The Rafah Crossing on the border between Egypt and Gaza has opened to allow in aid trucks that had so far been unable to cross.
Over 20 trucks of aid had been stuck at the border crossing for over a week, but have been delayed in entry due to the severe damages caused by Israeli airstrikes. The trucks are carrying humanitarian aid under the supervision of international organizations.
UN Secretary-General (UNSG) Antonio Guterres held a press conference on Friday, 20 October, at the Egyptian side of the Rafah crossing, calling for an “immediate humanitarian ceasefire.”
“We are actively engaging with all the parties in order to clarify these restrictions so we can have these trucks moving towards where they’re needed,” he said. We need these trucks moving as soon as possible.”
A spokesperson from the Israeli Defense Forces (IDF) has stated that the timing for the entry of humanitarian aid into Gaza through the Rafah crossing “is to be determined.”
The Israeli government had previously announced that it would not obstruct the flow of humanitarian aid into the besieged Gaza Strip from Egypt. This decision followed international pressure from Israel’s allies. Meanwhile, hundreds of thousands of Gaza residents have been forced to evacuate their homes due to ongoing Israeli airstrikes.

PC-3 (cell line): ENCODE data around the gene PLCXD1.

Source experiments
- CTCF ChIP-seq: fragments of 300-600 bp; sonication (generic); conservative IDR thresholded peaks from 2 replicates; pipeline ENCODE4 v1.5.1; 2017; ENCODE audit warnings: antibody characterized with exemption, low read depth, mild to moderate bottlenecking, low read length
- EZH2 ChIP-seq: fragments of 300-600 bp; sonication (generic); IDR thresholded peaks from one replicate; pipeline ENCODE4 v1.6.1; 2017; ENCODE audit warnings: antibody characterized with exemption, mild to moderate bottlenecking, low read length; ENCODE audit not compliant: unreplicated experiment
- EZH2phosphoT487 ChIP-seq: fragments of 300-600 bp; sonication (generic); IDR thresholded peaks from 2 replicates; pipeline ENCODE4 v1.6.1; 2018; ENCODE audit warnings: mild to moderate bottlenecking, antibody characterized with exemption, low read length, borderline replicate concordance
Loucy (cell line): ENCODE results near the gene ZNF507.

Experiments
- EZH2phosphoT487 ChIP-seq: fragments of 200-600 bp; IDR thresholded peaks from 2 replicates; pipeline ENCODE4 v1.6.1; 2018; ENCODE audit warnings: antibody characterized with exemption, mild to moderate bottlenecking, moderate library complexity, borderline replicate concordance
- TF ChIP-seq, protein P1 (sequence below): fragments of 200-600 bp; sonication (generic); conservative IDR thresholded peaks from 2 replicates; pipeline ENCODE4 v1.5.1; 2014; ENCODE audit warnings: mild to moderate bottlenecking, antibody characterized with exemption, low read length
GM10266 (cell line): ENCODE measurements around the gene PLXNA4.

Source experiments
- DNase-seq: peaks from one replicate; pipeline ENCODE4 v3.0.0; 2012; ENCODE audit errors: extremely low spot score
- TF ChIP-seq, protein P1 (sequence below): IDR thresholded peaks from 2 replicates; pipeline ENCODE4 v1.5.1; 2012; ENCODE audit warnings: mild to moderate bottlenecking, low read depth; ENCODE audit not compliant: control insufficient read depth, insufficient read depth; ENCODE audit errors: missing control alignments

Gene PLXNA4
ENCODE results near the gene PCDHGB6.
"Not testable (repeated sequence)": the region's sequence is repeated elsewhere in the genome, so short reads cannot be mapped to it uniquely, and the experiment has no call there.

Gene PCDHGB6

“Many people would attempt to cross should the border open, and US citizens attempting to enter Egypt should expect a potentially chaotic and disorderly environment on both sides of the crossing,” the US Embassy in Israel said in a statement.
Egypt started removing concrete barriers at the Rafah crossing on Friday, 20 October. The road access linking the Egyptian and Gazan sides have sustained severe damage as a result of Israeli airstrikes in the past week.
Egyptian President Abdel Fattah Al-Sisi and US President Joe Biden agreed to the delivery of humanitarian aid into the Gaza Strip, following a phone call between the two presidents on Wednesday evening, 18 October, the spokesman for the Egyptian presidency said in a statement.
In a statement to the press aboard the presidential plane Air Force One, Biden said that it was agreed that up to 20 trucks would be allowed to go into Gaza through the Rafah crossing.
The Conflict So Far
After a surprise attack conducted on 7 October by Hamas on a number of southern Israeli towns which resulted in the deaths of an estimated 1,200 people and more than 200 being taken ‘hostage’ by Hamas, Israel launched a retaliatory bombing campaign against what it describes as ‘terrorist targets’ in the Gaza Strip.
So far, 3,785 Palestinians have been killed in the Gaza Strip — over 1,000 of them children — and 10,859 others injured. Meanwhile 62 Palestinians have been killed in the West Bank and 13,300have been injured.
The priority of the Egyptian government since the beginning of the conflict has been deescalation and the securing of a path for aid to enter the Gaza Strip through the Rafah crossing.
Most Western countries, with the United States at the forefront, have expressed unconditional support for Israel, despite the steadily rising death toll in Gaza. Meanwhile, Arab governments have called for an immediate ceasefire.